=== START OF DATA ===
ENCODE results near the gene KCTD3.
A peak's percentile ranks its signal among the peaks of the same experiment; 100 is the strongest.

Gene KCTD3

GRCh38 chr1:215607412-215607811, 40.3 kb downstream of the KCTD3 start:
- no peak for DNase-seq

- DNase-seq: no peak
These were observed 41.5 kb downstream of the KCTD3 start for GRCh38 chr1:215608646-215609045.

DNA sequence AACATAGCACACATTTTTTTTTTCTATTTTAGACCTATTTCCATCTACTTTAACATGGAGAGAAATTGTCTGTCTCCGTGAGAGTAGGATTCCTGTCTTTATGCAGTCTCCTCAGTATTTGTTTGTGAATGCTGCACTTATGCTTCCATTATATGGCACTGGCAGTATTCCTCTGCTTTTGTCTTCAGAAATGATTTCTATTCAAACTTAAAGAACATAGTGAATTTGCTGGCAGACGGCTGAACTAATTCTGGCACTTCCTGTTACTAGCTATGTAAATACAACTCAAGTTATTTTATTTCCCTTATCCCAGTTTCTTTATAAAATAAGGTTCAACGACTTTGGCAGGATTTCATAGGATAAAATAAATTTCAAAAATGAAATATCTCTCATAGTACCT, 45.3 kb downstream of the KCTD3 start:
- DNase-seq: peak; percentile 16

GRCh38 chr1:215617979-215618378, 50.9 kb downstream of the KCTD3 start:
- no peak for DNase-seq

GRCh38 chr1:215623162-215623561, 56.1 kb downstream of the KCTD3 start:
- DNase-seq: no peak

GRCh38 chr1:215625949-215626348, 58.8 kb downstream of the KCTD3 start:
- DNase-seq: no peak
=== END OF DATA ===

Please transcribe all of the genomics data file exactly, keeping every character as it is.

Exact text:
ENCODE results near the gene KCTD3.
A peak's percentile ranks its signal among the peaks of the same experiment; 100 is the strongest.

Gene KCTD3

GRCh38 chr1:215607412-215607811, 40.3 kb downstream of the KCTD3 start:
- no peak for DNase-seq

- DNase-seq: no peak
These were observed 41.5 kb downstream of the KCTD3 start for GRCh38 chr1:215608646-215609045.

DNA sequence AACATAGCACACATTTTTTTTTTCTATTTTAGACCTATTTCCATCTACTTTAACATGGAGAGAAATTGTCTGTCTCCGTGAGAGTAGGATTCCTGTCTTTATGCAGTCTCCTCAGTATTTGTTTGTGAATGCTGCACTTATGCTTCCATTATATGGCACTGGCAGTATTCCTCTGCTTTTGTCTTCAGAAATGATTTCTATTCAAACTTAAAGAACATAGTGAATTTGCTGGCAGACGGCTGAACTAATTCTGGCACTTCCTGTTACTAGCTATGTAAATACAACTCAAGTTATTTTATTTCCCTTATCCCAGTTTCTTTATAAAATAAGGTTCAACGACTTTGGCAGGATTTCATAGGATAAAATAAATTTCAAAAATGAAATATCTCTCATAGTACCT, 45.3 kb downstream of the KCTD3 start:
- DNase-seq: peak; percentile 16

GRCh38 chr1:215617979-215618378, 50.9 kb downstream of the KCTD3 start:
- no peak for DNase-seq

GRCh38 chr1:215623162-215623561, 56.1 kb downstream of the KCTD3 start:
- DNase-seq: no peak

GRCh38 chr1:215625949-215626348, 58.8 kb downstream of the KCTD3 start:
- DNase-seq: no peak